94.     After we finished preparing our gear, we squeezed one by one through the narrow aperture.  Boris's claustrophobia almost gave him a panic attack, but fortunately the passage widened after a few meters.
  95.     I quickly began to miss the gentle breeze of the forest.  The air grew more and more stagnant and heavy as the passageway slopped downwards, and sweat started to tickle my back.  God, I hate that feeling.
  96.     The passage was a perfect square in cross-section.  There was no thick layer of dust, no broken pottery, not even any loose gravel or pebbles.  It was all carved from smooth grey rock polished so immaculately that you could faintly see your own reflection in it.
  98.     Illuminated by dozens of anglehead flashlights, Slayde's form cast a score of unnerving shadows.
  100.     "See how perfectly carved it is?" he purred, running his hand against one of the impossibly smooth stone walls.  "Even the finest laser cutters could never match it."
  102.     There were a few murmurs of awe as we continued walking down the corridor.  As for me, I had my eyes thoroughly fixed on the floor.  This was exactly the kind of place where you could expect to step on a trigger plate and get chopped apart by swinging axes because you'd offended the Almighty Ahpoopu or something retarded like that.
  103.     Fortunately though, we completed our journey through the first hall without incident.  After about ten minutes of hiking the passageway opened up into a colossal room that laughed at our puny flashlights.
  105.     I pulled out my flare gun and aimed it towards the ceiling.  "Permission, sir?" I asked Slayde.
  106.     He nodded.  "Granted."
  108.     Pa-chook!  A bright red streak described the flare's trajectory through the chamber.  I couldn't help but gasp when I realized just how utterly massive the place was.  You could have easily parked four 747's inside and still had room to spare.  
  110.     I heard more than a few other squadmates take the name of the Lord in vain.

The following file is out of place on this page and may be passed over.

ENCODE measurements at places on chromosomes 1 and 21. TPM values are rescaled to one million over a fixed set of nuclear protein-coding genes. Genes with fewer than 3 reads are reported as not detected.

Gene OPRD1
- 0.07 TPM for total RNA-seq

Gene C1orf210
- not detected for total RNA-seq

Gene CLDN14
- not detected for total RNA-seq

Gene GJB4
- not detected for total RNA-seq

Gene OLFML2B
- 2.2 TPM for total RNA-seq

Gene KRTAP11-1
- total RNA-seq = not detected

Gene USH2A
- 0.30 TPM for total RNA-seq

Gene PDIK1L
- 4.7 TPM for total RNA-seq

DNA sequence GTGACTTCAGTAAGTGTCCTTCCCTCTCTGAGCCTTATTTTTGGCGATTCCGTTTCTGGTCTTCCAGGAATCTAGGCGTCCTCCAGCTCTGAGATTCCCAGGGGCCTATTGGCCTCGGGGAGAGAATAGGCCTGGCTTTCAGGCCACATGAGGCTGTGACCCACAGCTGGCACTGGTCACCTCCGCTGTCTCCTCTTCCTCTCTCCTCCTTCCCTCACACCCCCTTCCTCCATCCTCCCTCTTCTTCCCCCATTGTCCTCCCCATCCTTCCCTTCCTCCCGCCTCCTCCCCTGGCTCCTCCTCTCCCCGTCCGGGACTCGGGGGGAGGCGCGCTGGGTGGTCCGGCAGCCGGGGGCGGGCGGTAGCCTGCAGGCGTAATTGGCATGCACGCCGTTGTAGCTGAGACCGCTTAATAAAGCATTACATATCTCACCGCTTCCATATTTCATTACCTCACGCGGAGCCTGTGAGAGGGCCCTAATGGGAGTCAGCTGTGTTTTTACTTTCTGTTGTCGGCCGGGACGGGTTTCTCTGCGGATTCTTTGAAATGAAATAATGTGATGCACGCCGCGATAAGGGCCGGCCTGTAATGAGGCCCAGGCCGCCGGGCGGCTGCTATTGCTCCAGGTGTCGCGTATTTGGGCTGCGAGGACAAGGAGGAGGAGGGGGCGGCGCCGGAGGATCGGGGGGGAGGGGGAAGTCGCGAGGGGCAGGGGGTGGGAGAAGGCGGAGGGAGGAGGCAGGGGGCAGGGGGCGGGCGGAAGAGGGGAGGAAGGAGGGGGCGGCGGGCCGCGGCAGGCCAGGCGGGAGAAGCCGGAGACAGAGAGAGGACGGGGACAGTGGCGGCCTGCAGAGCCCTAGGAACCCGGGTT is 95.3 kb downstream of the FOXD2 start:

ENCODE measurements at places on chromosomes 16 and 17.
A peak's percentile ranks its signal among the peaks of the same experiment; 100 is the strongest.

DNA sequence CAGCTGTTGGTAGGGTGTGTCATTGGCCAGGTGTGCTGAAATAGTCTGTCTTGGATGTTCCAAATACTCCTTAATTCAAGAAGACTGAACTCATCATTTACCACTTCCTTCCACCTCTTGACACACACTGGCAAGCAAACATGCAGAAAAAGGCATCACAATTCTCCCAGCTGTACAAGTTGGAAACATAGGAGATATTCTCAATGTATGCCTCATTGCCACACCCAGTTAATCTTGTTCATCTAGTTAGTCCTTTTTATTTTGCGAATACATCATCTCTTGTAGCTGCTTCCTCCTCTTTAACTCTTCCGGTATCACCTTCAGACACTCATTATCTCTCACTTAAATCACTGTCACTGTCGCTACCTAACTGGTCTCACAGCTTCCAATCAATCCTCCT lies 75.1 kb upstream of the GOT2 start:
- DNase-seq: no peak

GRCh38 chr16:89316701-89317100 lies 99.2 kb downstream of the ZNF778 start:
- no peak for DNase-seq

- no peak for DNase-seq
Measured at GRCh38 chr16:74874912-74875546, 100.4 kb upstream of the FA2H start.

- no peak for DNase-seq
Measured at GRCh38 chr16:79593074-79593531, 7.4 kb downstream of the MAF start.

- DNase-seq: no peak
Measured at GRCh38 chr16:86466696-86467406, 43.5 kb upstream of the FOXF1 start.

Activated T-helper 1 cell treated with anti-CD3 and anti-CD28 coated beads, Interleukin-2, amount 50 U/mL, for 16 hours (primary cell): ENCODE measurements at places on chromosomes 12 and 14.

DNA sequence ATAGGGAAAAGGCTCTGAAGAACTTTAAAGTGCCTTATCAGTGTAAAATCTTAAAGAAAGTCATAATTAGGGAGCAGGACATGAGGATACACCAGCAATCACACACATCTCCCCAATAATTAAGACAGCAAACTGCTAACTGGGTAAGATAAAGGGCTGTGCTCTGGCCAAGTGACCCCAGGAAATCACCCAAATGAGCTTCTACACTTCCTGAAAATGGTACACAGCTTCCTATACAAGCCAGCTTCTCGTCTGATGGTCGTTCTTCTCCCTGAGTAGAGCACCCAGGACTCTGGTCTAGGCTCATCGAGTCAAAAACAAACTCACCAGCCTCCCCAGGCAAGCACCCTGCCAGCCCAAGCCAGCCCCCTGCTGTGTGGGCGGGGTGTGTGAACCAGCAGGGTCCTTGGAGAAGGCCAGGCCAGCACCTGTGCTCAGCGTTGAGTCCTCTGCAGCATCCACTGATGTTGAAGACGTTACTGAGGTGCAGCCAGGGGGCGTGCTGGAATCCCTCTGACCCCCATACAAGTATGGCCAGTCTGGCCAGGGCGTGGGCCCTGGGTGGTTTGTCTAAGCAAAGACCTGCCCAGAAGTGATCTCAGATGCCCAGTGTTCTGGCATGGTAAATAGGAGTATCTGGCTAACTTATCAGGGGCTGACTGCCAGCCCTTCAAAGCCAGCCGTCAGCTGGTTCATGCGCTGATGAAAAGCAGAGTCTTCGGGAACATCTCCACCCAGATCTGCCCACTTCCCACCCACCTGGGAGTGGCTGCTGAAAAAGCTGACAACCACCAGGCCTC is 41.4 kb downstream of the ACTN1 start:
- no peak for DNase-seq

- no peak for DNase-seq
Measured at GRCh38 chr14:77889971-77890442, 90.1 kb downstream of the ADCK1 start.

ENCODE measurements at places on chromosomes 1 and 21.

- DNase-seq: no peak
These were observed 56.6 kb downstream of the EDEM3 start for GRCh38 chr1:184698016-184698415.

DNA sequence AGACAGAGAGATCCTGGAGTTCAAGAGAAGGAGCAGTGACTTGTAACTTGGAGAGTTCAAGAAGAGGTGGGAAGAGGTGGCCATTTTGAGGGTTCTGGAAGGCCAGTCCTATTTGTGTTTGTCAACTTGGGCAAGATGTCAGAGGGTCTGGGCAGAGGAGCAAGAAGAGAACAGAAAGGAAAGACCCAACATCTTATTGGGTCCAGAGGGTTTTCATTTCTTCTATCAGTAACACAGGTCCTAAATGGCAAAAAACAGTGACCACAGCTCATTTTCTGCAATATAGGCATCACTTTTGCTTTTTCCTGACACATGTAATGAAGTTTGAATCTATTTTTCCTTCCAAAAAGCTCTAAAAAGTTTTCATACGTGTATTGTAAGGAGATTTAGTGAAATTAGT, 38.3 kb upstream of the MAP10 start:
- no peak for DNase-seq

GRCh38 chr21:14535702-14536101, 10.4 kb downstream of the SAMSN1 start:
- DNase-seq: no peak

112.     We were at the top of a wide, 200 meter long ramp that was flanked by six giant horse statues; three on each side.  Each one was set in an imposing, watchful pose, and as we descended the ramp I could've sworn I felt their huge stone eyes boring into me.
  114.     I glanced upward, wondering how the ruins hadn't collapsed.  The ceiling was a masterfully carved gigantic dome that had no visible supports or bracing.
  116.     "Perhaps now you can appreciate my interest in this site," Slayde said to Chicago, whose mouth hadn't closed for several minutes.  "Imagine--if you're capable of it--the forces they must have had at their beck and call.  While the rest of humanity wore animal skins and screamed at the moon, this civilization built something that makes the Great Pyramid look like a sand castle."
  118.     Sometimes I wondered if that asshole was reading from notecards.  There was a standing prize of 5,000 bucks to the first guy who could prove that Slayde wrote his cheesy little rants ahead of time.  
  120.     "So...where do we go first?" asked Childs.  
  122.     "Let me concentrate, you fool," hissed Slayde, pulling out a scroll and examining it.  
  124.     Ha, another vodka shot tonight.
  126.     Although a large portico awaited us at the end of the ramp, it was far from the only structure of interest in this astounding underground city.  There were four-story towers, courtyards with trickling tiered fountains, garguantuan collonades, grand temples, and winding walkways galore.  By the time the flare fizzled out, I was so mesmerized by what I saw that I immediately prepared to fire another one.
  128.     "No need," Slayde said, pushing my arm back down.  "I only needed to confirm the map was accurate. The Temple of Meganacus should not be far."
  130.     I was supremely grateful for that, given how enormous this place was.  Christ, how did they manage to fit this all on such a tiny island?
  132.     We reached the end of the ramp and traveled along a boulevard lined with plentiful pillars.  The bizarre obsession the architects had for horse imagery certainly didn't get any less ridiculous:  I was starting to see little horseshoe bas-reliefs and saddle symbols everywhere I looked.
  134.     "What the fuck was wrong with these people?" Vasquez muttered.
  136.     "Fool!" spat Slayde.  "Who are you to question a civilization that reached such glorious heights?  Our greatest innovators are but drooling imbeciles compared to them!"
  138.     "But at least they weren't batshit crazy," Vasquez murmured weakly.  Fortunately for him, Slayde didn't seem to notice.  He was too busy gaping at a large three-story structure a quarter kilometer ahead.
  140.     "The Temple of Meganacus," he gasped.  "All these years of research...all the frustration...all the mockery from the Council...and finally I can see it with my own eyes!"
  142.     He took off like a little kid at a theme park.  Giving a heavy sigh, I gathered my strength and tried to keep up with him.
  144.     I had to admit, he definitely knew his way around.  Even with our flashlights, my squadmates and I kept tripping over dozens of idiotically placed steps and sculptures.  Slayde effortlessly wove his way around obstructions like he'd been raised here.